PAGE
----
Aluminum is largely manufactured where there is cheap, abundant power. For example, in the US much of it comes from Washington State, using hydropower from the Columbia. While this has consequences for salmon, it's not directly contributing to greenhouse gasses.

If we go to hydrogen-fueled vehicles, such power sources could be used to produce hydrogen, so the use for aluminum would be competing with that. But at present, there's not so much other use for that clean power. Transmission losses to send it cross-country to where coal plants are the main power source count against direct substitution of hydro for coal, for instance.

Is the situation similar in Europe?

Their freedom lost, all virtue lose. - Milton

by Viktor Runeberg on Mon Jun 13th, 2005 at 11:29:37 AM EST
Great article, overall.  I've often wondered at the energy input required to recycle cans and bottles.

I have a few counterpoints to raise, however.

We wouldn't need high-tech light containers for drinks if the drinks weren't being hauled by air and truck several thousand miles before reaching their consumers... glass (also recyclable, at lower temps) would work fine if we weren't obsessed with reducing freight weight and packing more cans in each cu ft of container space, or making the containers proof against the violent stresses of longhaul transit and repeated middleman handling.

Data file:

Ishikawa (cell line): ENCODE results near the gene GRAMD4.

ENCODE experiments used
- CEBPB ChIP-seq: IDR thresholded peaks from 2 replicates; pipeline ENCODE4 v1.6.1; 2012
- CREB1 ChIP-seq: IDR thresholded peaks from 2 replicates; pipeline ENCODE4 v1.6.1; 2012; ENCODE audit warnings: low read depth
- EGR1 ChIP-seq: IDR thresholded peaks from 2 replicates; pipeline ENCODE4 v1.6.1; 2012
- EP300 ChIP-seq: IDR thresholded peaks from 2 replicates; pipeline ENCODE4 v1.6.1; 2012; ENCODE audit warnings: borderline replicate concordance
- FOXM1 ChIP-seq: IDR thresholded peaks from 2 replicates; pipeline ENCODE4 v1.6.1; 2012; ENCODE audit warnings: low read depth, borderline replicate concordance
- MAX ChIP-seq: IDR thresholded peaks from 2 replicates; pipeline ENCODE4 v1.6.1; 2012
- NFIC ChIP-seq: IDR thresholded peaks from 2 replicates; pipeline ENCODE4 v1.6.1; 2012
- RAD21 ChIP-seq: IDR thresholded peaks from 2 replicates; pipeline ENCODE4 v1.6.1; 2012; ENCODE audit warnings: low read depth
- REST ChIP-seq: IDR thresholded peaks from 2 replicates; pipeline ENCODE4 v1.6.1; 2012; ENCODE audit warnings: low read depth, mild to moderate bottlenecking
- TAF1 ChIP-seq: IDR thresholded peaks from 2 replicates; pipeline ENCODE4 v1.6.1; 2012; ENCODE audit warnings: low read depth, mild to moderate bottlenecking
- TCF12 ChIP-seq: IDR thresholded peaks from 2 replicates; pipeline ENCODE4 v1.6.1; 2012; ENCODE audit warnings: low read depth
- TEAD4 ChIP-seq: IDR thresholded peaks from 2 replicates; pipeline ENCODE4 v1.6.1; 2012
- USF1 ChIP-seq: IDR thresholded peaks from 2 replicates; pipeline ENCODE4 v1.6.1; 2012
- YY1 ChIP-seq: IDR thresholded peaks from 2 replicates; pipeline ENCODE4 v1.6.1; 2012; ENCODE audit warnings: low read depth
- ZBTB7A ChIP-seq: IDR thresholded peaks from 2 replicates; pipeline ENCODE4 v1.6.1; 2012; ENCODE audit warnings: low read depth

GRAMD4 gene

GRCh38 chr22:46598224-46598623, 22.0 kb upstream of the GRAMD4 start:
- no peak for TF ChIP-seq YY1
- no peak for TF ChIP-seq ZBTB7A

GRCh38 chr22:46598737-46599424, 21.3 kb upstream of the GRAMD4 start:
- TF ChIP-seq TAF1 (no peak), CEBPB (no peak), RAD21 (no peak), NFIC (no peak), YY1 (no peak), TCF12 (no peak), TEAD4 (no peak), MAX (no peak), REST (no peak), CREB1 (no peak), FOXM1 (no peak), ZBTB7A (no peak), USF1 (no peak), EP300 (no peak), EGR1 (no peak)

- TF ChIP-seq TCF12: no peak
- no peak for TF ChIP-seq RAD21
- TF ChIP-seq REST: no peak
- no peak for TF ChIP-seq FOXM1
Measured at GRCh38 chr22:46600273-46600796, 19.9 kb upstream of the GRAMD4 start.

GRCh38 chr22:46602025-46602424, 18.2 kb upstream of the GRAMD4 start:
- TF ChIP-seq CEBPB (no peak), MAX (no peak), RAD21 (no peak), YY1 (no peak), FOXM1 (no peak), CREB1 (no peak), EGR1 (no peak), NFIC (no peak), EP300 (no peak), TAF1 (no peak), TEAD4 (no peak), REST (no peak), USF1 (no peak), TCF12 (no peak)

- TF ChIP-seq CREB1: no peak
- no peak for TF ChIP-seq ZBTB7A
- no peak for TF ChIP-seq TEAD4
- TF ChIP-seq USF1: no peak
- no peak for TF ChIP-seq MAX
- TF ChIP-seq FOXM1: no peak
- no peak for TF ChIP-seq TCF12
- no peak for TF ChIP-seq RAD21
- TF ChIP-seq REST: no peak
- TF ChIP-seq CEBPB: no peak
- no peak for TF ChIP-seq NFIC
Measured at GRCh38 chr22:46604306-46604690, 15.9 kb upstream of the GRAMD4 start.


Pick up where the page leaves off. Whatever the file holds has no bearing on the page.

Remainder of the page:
I think you harbor a misconception as to the average distance a canned or bottled beverage travels prior to reaching store shelves.  Bottling is a regional business, because the volume is there to support a fully distributed production network for mainstream drink products.  It's extremely rare for mass-market drink products (e.g. Coke, Pepsi, et. al.) to travel more than a few hundred miles to retail distribution points -- and that's by truck, not by aircraft.  This is true around the world, in any industrialized nation, not just the US.

Also, and I realize that the focus of your diary was energy rather than refined materials, I note the curious omission of the wastefulness of depositing refined metals (which are in easily-reusable form) into landfills.  A holistic view of the process would incorporate the energy input and environmental impact of: mining Al ore, refining that ore, and manufacturing a new 'virgin' can from the resulting Al stock.  

I find it difficult to believe that a pervasive can-recycling system (such as the one we enjoy here in the California SF Bay Area) could fail to yield a net energy savings AND a net improvement in environmental impact compared to the full-cycle process required to manufacture a new can starting with ore in the ground.


by AlphaGeek (SiliconValleyAlphaGeek(a)gmail.com) on Tue Jun 14th, 2005 at 12:20:31 AM EST
DeAnander...this is such an iteresting topic. You could
say that I am energy illiterate..hope to change that soon.

What happened to my tail?
by Eyore on Tue Jun 14th, 2005 at 06:58:45 AM EST